Follicular lymphoma disease transformation and second cancer are risks, but how commonly do they occur? Expert Dr. Sameh Gaballa explains the incidence rate of disease transformation, symptoms and common treatment of aggressive disease, and risks for second malignancies.
Dr. Sameh Gaballa is a hematologist/oncologist specializing in treating lymphoid malignancies from Moffitt Cancer Center. Learn more about Dr. Gaballa.
Is it common for follicular lymphoma to transform into a more aggressive type of lymphoma? And how would that change a treatment plan? And maybe how common is it for that to happen?
Dr. Sameh Gaballa:
There’s about a 2 to 3 percent chance per year that the slow-growing lymphoma can transform to an aggressive lymphoma. That, if it does transform, I mean we talked about the symptoms and signs, you get sick quickly, rapidly enlarging lymph nodes, loss of weight, loss of appetite, drenching night sweats. No, a transformation, typically we would do a PET scan, see what’s the most active lymph node, try to get a biopsy from that and confirm there is a large cell transformation.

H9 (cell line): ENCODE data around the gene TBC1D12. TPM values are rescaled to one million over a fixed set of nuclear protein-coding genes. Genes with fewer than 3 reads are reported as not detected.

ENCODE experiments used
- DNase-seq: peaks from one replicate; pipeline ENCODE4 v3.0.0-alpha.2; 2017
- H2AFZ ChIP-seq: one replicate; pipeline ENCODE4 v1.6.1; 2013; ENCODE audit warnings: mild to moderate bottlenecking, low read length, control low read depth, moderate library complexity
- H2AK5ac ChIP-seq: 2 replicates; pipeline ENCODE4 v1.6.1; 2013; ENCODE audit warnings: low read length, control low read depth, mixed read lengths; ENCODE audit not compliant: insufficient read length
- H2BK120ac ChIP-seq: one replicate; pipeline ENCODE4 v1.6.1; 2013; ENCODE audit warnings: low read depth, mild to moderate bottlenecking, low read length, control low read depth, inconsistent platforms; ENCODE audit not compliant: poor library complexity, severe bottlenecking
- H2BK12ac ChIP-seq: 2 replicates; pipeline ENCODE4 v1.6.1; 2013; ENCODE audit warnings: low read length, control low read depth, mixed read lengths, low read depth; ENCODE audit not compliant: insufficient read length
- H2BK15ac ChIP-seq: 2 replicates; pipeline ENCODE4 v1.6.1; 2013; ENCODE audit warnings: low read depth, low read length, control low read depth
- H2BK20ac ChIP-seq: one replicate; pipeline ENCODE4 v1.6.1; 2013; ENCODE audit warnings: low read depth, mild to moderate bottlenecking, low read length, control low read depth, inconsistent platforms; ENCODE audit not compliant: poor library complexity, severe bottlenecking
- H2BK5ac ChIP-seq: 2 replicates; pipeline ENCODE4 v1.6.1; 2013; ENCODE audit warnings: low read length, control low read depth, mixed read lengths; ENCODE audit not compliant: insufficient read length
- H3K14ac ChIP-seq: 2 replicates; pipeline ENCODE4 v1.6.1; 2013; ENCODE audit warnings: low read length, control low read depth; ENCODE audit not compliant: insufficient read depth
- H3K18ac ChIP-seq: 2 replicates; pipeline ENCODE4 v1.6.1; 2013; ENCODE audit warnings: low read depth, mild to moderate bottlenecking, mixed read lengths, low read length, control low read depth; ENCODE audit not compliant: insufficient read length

Now, that’s a completely different disease, it needs to be treated completely differently, typically with chemoimmunotherapy. Something like R-CHOP, for example, is one of the most common regimens we use in this scenario. And the goal of treatment here is to try to get rid of the aggressive lymphoma component here so that it does not recur again. I mentioned it’s about a 2 to 3 percent per year, but it depends on how long the patient lives. So if they live many, many, many decades, their lifetime risk is anywhere between 20 to 30 percent max during their lifetime.
And as a blood cancer patient myself, this is a great question this patient is asking, “Is there a risk of secondary cancers after receiving treatment for follicular lymphoma?”
Dr. Sameh Gaballa:
So that’s always a concern, and it depends on what treatment they had. So chemotherapy that can potentially damage DNA can lead to second malignancies, including things like acute leukemia. Luckily, that’s not a high risk. That’s a rare side effect from some of those chemotherapies. Some of the pills can do that as well. Something like lenalidomide (Revlimid) can sometimes have second malignancies. But we’re talking about rare incidences, and the benefits usually would outweigh the risks. But it’s not with all treatments, meaning some of the other immune therapies that do not involve chemotherapy would not typically be associated with some of those second malignancies. So it just really depends on what exactly the treatment you’re getting.